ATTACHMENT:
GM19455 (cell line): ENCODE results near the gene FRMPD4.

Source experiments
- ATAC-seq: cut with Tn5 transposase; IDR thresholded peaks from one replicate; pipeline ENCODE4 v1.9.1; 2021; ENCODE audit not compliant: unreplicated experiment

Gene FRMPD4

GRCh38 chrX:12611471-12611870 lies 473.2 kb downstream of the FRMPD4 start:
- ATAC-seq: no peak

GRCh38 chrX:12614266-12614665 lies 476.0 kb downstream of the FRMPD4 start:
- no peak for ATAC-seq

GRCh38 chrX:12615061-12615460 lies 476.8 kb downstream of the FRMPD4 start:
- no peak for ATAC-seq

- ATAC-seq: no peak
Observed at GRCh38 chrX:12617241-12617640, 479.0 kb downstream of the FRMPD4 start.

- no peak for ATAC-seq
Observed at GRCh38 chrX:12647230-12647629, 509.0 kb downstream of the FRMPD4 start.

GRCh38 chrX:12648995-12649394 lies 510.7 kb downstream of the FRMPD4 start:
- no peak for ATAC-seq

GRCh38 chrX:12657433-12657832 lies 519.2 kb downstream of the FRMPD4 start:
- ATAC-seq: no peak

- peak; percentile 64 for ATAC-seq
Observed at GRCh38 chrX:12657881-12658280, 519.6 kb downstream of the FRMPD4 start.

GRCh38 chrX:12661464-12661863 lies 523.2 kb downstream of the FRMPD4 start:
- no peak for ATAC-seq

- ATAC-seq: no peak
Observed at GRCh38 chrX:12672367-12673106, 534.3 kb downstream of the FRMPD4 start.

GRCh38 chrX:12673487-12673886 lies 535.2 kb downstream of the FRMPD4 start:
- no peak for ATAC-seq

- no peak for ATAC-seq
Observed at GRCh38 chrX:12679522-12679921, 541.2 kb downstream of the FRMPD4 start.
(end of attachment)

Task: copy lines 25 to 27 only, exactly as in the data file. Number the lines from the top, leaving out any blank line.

GRCh38 chrX:12673487-12673886 lies 535.2 kb downstream of the FRMPD4 start:
- no peak for ATAC-seq

- no peak for ATAC-seq